The deeper reasons for the ending of the VFA and expanded U.S. military access to the Philippines has more to do with the fact that it has become clearly evident that the American agenda for war with China over any number of Pacific hotspots would result in any host country working with America to be wiped off the map in such war. The fact that the U.S.-Philippines Mutual Defense Pact signed in 1951 is still active to this day, makes American military activity in the Philippines ever more dangerous. As Duterte’s enemy Senator Panfilo Lacson lamented, killing the VFA would reduce the 1951 treaty “to a mere paper treaty as far as the U.S. is concerned.”
In his EIR interview, Lorenzana went onto describe the danger of Duterte’s assassination by U.S. neocons who are in opposition to the positive relationship Duterte shares with President Trump, and also the importance of the Philippines’ turn towards a pro-China/Russia alliance since Duterte’s inauguration:
“We have been cautioned by our friends that the neocons might try to take out the President. Even President Duterte talked about that several times in his public speeches. They are watching what our President does, that if he does things that align with their interests, as the neocons see it, or if President Duterte gets closer with the Chinese, Russia and India. But China said they don’t want a military alliance with anybody. They want to have trade relations with everybody. They want to help people to improve themselves so that we can trade.”
Indeed, on November 2018, the Philippines signed onto China’s Belt and Road Initiative, and Duterte has invoked a Build Build Build strategy which relies heavily on Chinese investment into Philippines infrastructure. In his RT interview, Duterte stated “I want new open fronts with Russia and China, we have an increase in trade and commerce. It’s robust”.
Since 2016, China and the Philippines have signed historic joint resource development treaties across the South China Sea which American geopoliticians would rather see limited to a zone of conflict. Other Beijing-funded projects which synergize with the BRI include the Railway link from America’s former Clark Base to the new coastal city of Subic (another former U.S. Base), the creation of New Clark City which will relieve the population pressure from Manilla, two bridges of Pasig River in Manila and Chico Rivers, Pump irrigation projects in the north, the New Centennial Water Source-Kaliwa dam and the Philippine National Railway South Long Haul which will soon begin construction. With an aim to reduce poverty from its current 26% to 13% by 2022 while ending the drug pandemic which has resulted in a vast criminal infrastructure covertly supported by western powers for decades, Duterte said that this new alliance with China would usher in “a golden age for Infrastructure”.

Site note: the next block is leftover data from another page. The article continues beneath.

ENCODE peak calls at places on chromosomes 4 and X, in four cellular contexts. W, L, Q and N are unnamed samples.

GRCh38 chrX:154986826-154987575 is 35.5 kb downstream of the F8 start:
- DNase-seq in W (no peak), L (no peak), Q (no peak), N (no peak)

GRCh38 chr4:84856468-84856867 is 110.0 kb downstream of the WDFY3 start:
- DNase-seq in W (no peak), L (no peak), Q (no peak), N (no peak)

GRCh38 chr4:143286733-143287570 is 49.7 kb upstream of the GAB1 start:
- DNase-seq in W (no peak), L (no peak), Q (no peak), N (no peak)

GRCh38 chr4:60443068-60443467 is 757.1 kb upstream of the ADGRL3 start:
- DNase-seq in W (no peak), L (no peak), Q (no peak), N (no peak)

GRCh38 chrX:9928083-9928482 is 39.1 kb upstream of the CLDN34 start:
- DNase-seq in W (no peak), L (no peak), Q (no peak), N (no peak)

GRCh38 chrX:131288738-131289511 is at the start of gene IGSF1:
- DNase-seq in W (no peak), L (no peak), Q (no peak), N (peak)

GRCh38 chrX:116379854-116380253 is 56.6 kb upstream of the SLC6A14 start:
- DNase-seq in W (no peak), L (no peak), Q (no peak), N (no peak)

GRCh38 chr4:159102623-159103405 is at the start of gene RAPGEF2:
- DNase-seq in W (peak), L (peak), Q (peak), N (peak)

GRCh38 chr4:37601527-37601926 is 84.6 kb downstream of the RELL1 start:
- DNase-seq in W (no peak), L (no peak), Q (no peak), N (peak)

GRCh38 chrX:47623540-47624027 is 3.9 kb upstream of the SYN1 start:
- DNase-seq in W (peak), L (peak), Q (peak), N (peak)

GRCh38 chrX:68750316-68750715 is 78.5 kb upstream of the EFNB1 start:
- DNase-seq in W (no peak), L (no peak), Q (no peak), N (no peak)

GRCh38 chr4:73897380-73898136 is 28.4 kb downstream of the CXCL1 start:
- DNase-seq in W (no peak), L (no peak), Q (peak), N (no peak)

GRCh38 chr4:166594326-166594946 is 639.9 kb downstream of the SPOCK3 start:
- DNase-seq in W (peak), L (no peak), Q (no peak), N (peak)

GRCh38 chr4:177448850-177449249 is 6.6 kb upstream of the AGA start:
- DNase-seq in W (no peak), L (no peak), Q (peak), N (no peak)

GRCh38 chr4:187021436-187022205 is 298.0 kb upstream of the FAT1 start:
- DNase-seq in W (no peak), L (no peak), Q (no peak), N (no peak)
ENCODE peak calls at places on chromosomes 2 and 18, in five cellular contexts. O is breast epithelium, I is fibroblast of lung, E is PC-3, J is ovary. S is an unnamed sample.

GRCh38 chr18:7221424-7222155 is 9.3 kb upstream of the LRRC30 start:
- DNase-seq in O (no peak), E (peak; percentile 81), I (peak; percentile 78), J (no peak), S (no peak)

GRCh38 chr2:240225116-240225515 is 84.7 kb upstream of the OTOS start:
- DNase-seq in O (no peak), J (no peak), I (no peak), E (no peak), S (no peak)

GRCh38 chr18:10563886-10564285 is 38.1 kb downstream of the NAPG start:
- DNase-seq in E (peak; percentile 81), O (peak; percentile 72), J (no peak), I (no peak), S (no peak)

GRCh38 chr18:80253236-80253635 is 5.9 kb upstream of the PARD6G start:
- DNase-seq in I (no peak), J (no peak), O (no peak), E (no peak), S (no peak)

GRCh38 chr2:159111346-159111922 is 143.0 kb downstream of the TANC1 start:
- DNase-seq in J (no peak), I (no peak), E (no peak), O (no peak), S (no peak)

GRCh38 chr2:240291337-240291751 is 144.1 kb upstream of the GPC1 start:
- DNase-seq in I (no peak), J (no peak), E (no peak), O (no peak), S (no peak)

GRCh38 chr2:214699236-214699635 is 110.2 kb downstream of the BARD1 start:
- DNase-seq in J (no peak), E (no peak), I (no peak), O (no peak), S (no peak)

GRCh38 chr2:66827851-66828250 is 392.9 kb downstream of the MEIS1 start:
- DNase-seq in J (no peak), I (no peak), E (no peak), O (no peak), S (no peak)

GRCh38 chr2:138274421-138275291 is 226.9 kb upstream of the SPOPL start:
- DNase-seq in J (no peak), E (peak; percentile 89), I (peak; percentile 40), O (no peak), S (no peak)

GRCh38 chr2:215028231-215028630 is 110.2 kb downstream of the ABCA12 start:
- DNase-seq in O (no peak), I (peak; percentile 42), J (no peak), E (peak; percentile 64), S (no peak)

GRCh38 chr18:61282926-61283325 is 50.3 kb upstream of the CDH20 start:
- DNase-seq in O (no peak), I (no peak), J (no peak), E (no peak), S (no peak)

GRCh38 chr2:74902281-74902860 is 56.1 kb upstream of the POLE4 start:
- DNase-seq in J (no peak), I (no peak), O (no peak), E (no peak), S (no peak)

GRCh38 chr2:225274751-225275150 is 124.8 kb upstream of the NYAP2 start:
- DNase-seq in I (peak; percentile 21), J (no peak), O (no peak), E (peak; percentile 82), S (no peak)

The first President to start this pro-China policy (after the western-backed color revolution coup which toppled Ferdinand Marcos in 1986) was Gloria Arroyo who led the nation from 2001-2010). Arroyo initiated a historic $8 billion trade deal with China in 2004 after removing Philippine troops from Iraq to the ire of Dick Cheney and John Bolton. Arroyo recently gave a speech eloquently expressing her understanding of the Philippines’ future in this new paradigm of win-win cooperation: “China is correct in striving for partnership and growth and development with its neighbors. This enlightened attitude provides a foundation for continued friendship between China and the world and indeed within China and the Philippines.”
As long as true economic development and long-term thinking drives all discussion of bilateral relationships, rather than empty talk of “good governance” and “free trade” so popular among shallow technocratic circles today, then a new age of peace and cooperation for all nations under a multipolar world order may yet occur.
Matthew Ehret is the Editor-in-Chief of the Canadian Patriot Review , a BRI Expert on Tactical talk, and has authored 3 volumes of ‘Untold History of Canada’ book series. In 2019 he co-founded the Montreal-based Rising Tide Foundation and can be reached at firstname.lastname@example.org
The statements, views and opinions expressed in this column are solely those of the author and do not necessarily represent those of The Duran.